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Is Marijuana Addictive?

by Cedric Dent

May 27, 2022

Studies have shown that the potency of marijuana in circulation today is higher than what it was even a decade ago. New legislation and discussion about the efficacy of weed may not adequately reflect those findings. Legal restrictions surrounding marijuana use in the U.S. are becoming more flexible, and there’s a prevailing sentiment that it’s not as harmful as other drugs.

The fact is marijuana is addictive, especially for people who become exposed to it at a very young age. In an article addressing the question of marijuana addiction, the American Institute on Drug Abuse cited that marijuana potency, as detected in confiscated samples, has steadily increased over the past few decades, with the average tetrahydrocannabinol (THC) content in these samples – Delta 9 THC – rising to more than 15% in 2018 from about 4% in the early 1990s. 

People Can Be Addicted to Marijuana

Undoubtedly, people can become addicted to marijuana, otherwise known as cannabis, and it is also possible for marijuana users to be dependent on the substance without being addicted. According to the American Institute on Drug Abuse, estimates of the number of people addicted to marijuana are controversial. This is partly because epidemiological studies of substance abuse often use ‘dependence’ as a proxy to determine addiction, even though it is possible to be dependent without being addicted. In other words, the potential for addiction doesn’t begin and end with chemical inducement.

In essence, when it comes to marijuana use, whether for recreation or medicinally, addiction is a risk that should be considered. A common diagnosis used to measure the impact of marijuana use on people who smoke, inhale, eat, or use the substance medically is called marijuana use disorder. Marijuana use disorder, or cannabis use disorder, refers to when the use of marijuana negatively impacts a person’s health or life, but they continue to use it anyway.

“There are a lot of factors in this equation, but roughly 10% of cannabis users will develop compulsive behaviors consistent with marijuana use disorder,” said Dr. Jason Kirby, DO, MBA, FASMA, chief medical officer at Landmark Recovery. “The consequences can be as equally devastating as an addiction to other substances.”

In severe cases, the individual becomes dependent on the substance and is unable to withdraw even after repeated attempts. In 2015, about four million people in the U.S. met the diagnostic criteria for marijuana use disorder, but only 138,000 sought treatment for the condition voluntarily.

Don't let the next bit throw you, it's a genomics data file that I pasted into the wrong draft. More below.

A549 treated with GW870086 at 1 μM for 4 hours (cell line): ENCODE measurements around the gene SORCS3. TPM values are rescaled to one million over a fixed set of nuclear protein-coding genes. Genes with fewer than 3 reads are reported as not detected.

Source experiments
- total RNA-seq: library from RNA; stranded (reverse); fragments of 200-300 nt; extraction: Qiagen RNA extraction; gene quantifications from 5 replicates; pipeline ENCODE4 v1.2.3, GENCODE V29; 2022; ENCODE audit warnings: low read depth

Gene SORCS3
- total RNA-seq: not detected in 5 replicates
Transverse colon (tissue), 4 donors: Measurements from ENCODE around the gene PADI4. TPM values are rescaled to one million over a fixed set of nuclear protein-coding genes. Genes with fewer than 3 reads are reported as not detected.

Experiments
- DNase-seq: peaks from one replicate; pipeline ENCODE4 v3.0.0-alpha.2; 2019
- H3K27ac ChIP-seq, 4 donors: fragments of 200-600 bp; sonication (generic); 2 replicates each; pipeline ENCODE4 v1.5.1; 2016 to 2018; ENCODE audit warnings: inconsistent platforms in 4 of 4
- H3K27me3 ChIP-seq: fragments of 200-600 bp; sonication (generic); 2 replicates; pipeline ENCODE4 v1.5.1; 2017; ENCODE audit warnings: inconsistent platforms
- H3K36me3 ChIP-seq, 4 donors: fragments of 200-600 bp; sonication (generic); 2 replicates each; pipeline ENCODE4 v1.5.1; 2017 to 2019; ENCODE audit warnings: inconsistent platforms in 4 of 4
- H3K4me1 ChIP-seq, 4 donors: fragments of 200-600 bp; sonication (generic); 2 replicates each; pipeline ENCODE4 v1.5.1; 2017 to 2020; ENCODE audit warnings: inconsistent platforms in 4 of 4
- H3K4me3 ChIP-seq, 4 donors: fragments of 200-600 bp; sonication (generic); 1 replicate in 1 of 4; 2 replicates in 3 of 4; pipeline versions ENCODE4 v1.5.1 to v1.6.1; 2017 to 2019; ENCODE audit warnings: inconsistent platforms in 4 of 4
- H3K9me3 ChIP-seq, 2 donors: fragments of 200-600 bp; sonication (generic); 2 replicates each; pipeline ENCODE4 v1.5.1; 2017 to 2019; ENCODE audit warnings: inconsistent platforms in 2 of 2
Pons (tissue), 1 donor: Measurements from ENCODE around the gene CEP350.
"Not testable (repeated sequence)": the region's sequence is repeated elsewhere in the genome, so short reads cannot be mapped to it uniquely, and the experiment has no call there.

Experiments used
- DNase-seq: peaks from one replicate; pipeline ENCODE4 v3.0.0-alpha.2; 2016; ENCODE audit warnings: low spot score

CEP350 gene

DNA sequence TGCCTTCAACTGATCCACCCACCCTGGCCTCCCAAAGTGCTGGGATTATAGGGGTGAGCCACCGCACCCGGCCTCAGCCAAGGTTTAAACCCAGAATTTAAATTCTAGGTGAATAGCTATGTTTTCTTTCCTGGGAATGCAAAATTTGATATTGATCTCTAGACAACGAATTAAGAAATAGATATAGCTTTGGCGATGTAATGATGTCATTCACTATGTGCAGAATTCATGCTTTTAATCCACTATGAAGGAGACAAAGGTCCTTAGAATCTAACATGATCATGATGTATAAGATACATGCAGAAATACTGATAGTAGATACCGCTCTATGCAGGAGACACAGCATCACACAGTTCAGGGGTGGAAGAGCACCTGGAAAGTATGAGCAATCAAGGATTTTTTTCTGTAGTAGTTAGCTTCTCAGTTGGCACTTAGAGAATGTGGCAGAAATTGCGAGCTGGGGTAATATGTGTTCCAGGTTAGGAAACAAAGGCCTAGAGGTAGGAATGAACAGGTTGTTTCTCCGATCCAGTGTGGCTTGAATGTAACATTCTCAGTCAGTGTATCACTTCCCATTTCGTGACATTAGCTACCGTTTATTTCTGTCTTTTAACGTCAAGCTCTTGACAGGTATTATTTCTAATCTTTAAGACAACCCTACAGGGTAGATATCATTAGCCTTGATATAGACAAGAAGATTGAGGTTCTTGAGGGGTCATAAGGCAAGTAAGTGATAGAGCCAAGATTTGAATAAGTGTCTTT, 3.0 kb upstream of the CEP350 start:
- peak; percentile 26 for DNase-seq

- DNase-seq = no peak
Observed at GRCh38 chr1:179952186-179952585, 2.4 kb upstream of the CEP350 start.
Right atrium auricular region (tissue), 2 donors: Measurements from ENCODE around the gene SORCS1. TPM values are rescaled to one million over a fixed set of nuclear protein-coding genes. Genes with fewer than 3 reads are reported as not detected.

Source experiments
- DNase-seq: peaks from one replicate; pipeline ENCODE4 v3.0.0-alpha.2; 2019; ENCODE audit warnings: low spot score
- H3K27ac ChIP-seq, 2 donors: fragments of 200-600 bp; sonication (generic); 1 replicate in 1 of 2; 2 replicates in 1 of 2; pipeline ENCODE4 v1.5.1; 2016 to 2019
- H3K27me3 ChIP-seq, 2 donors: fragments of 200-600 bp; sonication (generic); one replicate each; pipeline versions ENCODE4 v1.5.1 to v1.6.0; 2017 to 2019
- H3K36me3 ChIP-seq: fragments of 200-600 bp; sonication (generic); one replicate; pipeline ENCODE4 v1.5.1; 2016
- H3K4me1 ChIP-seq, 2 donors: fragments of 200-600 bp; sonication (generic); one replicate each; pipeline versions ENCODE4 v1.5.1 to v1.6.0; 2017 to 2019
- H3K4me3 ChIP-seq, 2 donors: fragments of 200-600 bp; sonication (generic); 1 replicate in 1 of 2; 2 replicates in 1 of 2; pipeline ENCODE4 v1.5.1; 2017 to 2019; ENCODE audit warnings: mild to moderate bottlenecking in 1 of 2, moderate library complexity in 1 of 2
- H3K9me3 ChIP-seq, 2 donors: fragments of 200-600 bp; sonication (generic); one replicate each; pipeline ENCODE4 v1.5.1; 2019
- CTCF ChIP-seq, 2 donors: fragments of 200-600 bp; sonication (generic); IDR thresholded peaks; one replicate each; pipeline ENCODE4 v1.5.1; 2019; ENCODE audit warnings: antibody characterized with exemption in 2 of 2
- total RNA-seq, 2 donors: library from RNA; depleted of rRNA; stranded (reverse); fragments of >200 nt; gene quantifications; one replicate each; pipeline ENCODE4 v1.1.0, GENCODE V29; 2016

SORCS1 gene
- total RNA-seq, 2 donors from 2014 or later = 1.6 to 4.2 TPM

Does Increased Potency Have a Significant Effect?

Although researchers have yet to fully understand the extent of the consequences of exposure to high concentrations of THC (the psychoactive substance in marijuana), it is believed that marijuana addiction or marijuana use disorder is often associated with increased exposure and consumption of high concentrations of THC. This leads to dependence on the substance, such that when the individual withdraws, they often relapse over and over, even though the substance clearly hurts many aspects of their life. 

This dependence isn’t the result of chemically addictive properties inasmuch as chemicals identified in certain substances as inherently creating a physiological need for the substance like the elements of processed tobacco for example; however, dependence commonly yields a similar result. 

Scientists have revealed that the high concentrations of THC in cannabis can overpower our endocannabinoids – naturally occurring cannabinoids within our own bodies – with the effects noticeable both in the brain and body. This is particularly observed in teens and young adults who have used cannabis. The long-term effects of THC on adolescents include stress sensitivity, as well as interference with decision-making.

“Unfortunately we don’t have enough scientific data to fully understand the long-term consequences of cannabis use,” Kirby said.

Is Drug Addiction the Same as Dependence?

Often used interchangeably, there’s a thin line between addiction and dependence, but they are actually different. Drug addiction occurs when a person who uses a substance, such as alcohol or marijuana, and exhibits a compulsory change in behavior marked by consistent use of the substance no matter the impact it has on them. 

Substance dependence, on the other hand, distinctly refers to the state of being physically or psychologically dependent on the substance, regardless of whether they are also addicted to it or not. People who have used a particular substance or medication for a long time often experience physical or mental withdrawal symptoms when they stay away from the substance for a while.

While addiction can have a physical or psychological dimension, or both at the same time, symptoms of dependence are typically a trifecta of cognitive, behavioral and physical. It becomes or at least seems harder to think optimally without the substance. The absence of that substance can be felt physically and can impact how you react to environmental stimuli.

Is Marijuana Addiction Treatable?

Marijuana addiction and dependence are treatable. A medical doctor or psychologist can diagnose the symptoms and prescribe different treatments, such as psychotherapy, medications and drug rehab at a treatment center. Patients can be taught how to live without drugs and alcohol. With the Landmark Recovery approach to addiction treatment — involving a safe space to discuss mental health, medical detox using suboxone for minimal discomfort when coming off drugs, addiction therapy and outpatient rehab — dependence can be corrected.

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